Confessions of A Homeschool Mom: Social Skills 101

I homeschool. This post is not meant for only homeschool families, it’s meant for every parent and child out there. This is definately a choice that felt right for our family and I wouldn’t change it for ANYTHING.  The bond, the time and the love that I have shared with my family is irreplaceable. 

There is a lot of homeschool stigma out there.  I hear all the time, “aren’t you worried about socialization?”  The answer to this question is simple. NO.  100% NO.  Here is why. It is perfectly OK for us, their mom and dad, to be 100% responsible for teaching and to guiding our children to be responsible for their own actions: to make friends, to be kind to others, to behave around other people, and to always be respectful. Our babes are only 4 + 6! They are still learning and let me tell you….. they have A LOT to learn!.  They are not perfect, just as I am not perfect. Nobody is perfect.   

Yes, I can often be found, either in public or with people we know, stunned by an action or comment elicited by one of my own children. Embarrassed, shocked, sometimes my heart will even skip a beat! I also know in my heart that it’s just part of the learning puzzle that will help them grow into great people. After all, boundaries need to be created somewhere.  

It’s important that we, as their parents, take the time to teach them how to behave respectfully around others so that they can build relationships outside of the family.  I am responsible for teaching them manners, how to wait patiently in line, how to be quiet when other people talk, how to stick with a group and not get lost! Not a classroom. And I need them to LISTEN to me while I teach them these skills. Listening is the first skill on this list, one of the biggest road blocks we often face as parents. Wouldn’t it be great if kids were naturally great listeners and listened instead of interrupting to try and negotiate a better plan that better suits their needs?!  

Below is a poster I am printing and framing for our school room.  Every time I review this  list, I come up with a DOZEN examples of how my kids have bombed most of these skills in one way or another and why we need to work on them daily. My kids have voices, they are loud and they are compassionate. I don’t want them to loose their fire, or be afraid of talking to others.  If they see an opportunity to help someone I want them to not be afraid to step up and help.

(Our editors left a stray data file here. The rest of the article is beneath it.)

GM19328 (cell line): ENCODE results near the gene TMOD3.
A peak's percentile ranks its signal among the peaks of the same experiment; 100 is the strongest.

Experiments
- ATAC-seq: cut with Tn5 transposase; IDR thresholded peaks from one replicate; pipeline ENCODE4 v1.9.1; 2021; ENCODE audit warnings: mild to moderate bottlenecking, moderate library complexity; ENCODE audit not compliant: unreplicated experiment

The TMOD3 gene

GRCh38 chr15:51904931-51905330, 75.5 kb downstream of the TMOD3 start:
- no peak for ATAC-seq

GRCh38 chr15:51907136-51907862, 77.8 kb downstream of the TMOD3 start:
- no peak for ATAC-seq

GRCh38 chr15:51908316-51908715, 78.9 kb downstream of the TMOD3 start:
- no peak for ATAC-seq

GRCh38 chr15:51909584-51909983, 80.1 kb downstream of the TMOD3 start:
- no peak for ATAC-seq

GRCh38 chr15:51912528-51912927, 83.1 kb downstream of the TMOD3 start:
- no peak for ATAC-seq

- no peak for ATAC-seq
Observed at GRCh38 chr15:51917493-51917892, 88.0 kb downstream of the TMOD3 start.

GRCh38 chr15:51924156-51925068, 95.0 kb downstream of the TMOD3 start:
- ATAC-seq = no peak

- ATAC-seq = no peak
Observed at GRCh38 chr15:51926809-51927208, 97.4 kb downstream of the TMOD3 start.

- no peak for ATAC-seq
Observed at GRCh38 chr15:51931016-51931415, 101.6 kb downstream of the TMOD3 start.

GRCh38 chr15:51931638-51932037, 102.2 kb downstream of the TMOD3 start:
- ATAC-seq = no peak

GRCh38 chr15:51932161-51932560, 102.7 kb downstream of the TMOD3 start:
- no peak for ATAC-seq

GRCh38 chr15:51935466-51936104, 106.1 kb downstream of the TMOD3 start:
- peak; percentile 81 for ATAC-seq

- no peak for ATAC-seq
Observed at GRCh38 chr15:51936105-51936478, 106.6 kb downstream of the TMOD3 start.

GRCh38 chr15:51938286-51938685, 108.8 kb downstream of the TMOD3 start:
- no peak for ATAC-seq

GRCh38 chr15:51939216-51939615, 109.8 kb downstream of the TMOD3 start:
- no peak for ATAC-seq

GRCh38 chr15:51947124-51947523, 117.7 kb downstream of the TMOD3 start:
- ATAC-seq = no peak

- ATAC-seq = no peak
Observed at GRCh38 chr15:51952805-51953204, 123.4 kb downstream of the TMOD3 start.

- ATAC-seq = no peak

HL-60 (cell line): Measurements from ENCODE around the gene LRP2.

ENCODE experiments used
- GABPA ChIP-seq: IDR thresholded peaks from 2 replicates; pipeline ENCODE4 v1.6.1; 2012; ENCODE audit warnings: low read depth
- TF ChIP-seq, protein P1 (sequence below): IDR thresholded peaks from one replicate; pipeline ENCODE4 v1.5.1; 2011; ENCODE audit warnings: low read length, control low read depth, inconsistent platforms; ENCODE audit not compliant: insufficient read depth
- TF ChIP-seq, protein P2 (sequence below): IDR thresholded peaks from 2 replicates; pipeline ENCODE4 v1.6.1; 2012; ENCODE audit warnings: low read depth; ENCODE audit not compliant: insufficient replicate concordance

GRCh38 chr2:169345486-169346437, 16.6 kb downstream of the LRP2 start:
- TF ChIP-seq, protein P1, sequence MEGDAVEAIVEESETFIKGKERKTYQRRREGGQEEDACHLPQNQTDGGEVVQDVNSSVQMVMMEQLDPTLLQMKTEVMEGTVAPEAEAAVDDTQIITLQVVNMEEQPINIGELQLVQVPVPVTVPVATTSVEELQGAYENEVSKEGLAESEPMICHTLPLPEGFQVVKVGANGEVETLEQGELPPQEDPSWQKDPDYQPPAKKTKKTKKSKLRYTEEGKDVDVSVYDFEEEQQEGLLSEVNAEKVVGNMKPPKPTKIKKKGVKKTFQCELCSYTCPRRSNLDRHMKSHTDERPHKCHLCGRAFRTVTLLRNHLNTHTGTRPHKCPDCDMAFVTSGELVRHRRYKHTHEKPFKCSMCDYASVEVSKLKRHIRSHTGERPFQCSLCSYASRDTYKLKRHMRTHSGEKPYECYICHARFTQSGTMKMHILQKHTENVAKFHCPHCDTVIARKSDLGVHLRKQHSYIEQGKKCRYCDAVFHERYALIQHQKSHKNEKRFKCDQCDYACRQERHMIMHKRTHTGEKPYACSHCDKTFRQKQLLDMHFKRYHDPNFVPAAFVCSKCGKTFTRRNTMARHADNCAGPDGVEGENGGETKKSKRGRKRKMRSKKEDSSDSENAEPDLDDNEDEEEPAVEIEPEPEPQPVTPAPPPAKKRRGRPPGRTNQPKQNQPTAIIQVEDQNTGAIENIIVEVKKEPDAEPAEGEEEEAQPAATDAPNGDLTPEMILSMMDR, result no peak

It is our job as parents to create boundaries and guide our children to communicate with the world. This list will also help remind me to be more thoughtful and understanding of them when they do make mistakes during their journey of learning how to navigate the world. 


developing social skill in kids


What are some ways you’ve helped your kids
master their social skills?  

Please share them in the comments,
we love hearing from our readers!

Previous articleHappy Hour has a Whole New Meaning
Next articleTips on the Impossible Task of Selling Your Home When You Have Little Kids
Hi Detroit Mommas!!! I'm Annette Rioux, co-founder of Detroit Moms Blog. I'm a work-at-home momma raising my family in Novi. I am passionate about creating a healthy + happy life for the ones I love most in this world, my husband Joel and our 2 boys JB + JJ. I am working on getting my small creative business off the ground {annette's creation's}, I homeschool our 2 boys {age 5 + age 3}, and help run this wonderful blog {DMB}! I was given this opportunity to stay home with my family when I was laid off from my Interior Design career mid-January 20-13. I was a stressed, unhappy mom wanting more freedom in my life at the time. We made many sacrifices to do this, we work everyday to keep me home raising our family. I love design, DIY, creating a healthy lifestyle, entertaining, reading, learning, coffee and just being a MOM. I'm learning how acceptance, letting go, and choosing happiness can lead me to where I need to be.


Please enter your comment!
Please enter your name here

This site uses Akismet to reduce spam. Learn how your comment data is processed.